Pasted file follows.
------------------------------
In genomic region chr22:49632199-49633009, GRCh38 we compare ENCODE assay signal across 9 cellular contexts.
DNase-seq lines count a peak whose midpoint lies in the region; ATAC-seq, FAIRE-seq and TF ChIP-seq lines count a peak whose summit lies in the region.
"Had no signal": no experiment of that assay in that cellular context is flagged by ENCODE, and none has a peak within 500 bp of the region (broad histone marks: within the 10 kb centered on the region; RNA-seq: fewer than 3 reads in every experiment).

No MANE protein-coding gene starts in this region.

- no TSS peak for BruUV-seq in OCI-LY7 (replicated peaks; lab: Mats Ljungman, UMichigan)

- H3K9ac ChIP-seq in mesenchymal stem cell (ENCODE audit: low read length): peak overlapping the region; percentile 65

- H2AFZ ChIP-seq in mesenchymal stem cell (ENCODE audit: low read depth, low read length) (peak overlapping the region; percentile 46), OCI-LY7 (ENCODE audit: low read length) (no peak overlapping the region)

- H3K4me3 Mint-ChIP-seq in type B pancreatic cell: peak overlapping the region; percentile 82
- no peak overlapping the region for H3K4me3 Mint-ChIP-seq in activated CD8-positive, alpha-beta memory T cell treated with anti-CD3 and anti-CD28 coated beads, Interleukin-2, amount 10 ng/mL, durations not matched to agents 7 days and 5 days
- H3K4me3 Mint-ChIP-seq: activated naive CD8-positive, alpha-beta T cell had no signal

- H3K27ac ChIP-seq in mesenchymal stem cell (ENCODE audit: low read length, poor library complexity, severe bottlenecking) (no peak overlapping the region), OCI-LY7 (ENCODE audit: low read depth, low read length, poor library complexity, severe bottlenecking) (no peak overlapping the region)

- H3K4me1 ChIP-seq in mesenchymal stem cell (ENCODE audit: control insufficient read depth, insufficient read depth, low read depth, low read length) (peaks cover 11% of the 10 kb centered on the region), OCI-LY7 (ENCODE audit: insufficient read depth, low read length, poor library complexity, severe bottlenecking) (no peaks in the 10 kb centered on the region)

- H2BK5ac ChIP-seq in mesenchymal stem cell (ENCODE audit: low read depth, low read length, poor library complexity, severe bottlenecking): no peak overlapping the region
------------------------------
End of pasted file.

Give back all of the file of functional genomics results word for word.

In genomic region chr22:49632199-49633009, GRCh38 we compare ENCODE assay signal across 9 cellular contexts.
DNase-seq lines count a peak whose midpoint lies in the region; ATAC-seq, FAIRE-seq and TF ChIP-seq lines count a peak whose summit lies in the region.
"Had no signal": no experiment of that assay in that cellular context is flagged by ENCODE, and none has a peak within 500 bp of the region (broad histone marks: within the 10 kb centered on the region; RNA-seq: fewer than 3 reads in every experiment).

No MANE protein-coding gene starts in this region.

- no TSS peak for BruUV-seq in OCI-LY7 (replicated peaks; lab: Mats Ljungman, UMichigan)

- H3K9ac ChIP-seq in mesenchymal stem cell (ENCODE audit: low read length): peak overlapping the region; percentile 65

- H2AFZ ChIP-seq in mesenchymal stem cell (ENCODE audit: low read depth, low read length) (peak overlapping the region; percentile 46), OCI-LY7 (ENCODE audit: low read length) (no peak overlapping the region)

- H3K4me3 Mint-ChIP-seq in type B pancreatic cell: peak overlapping the region; percentile 82
- no peak overlapping the region for H3K4me3 Mint-ChIP-seq in activated CD8-positive, alpha-beta memory T cell treated with anti-CD3 and anti-CD28 coated beads, Interleukin-2, amount 10 ng/mL, durations not matched to agents 7 days and 5 days
- H3K4me3 Mint-ChIP-seq: activated naive CD8-positive, alpha-beta T cell had no signal

- H3K27ac ChIP-seq in mesenchymal stem cell (ENCODE audit: low read length, poor library complexity, severe bottlenecking) (no peak overlapping the region), OCI-LY7 (ENCODE audit: low read depth, low read length, poor library complexity, severe bottlenecking) (no peak overlapping the region)

- H3K4me1 ChIP-seq in mesenchymal stem cell (ENCODE audit: control insufficient read depth, insufficient read depth, low read depth, low read length) (peaks cover 11% of the 10 kb centered on the region), OCI-LY7 (ENCODE audit: insufficient read depth, low read length, poor library complexity, severe bottlenecking) (no peaks in the 10 kb centered on the region)

- H2BK5ac ChIP-seq in mesenchymal stem cell (ENCODE audit: low read depth, low read length, poor library complexity, severe bottlenecking): no peak overlapping the region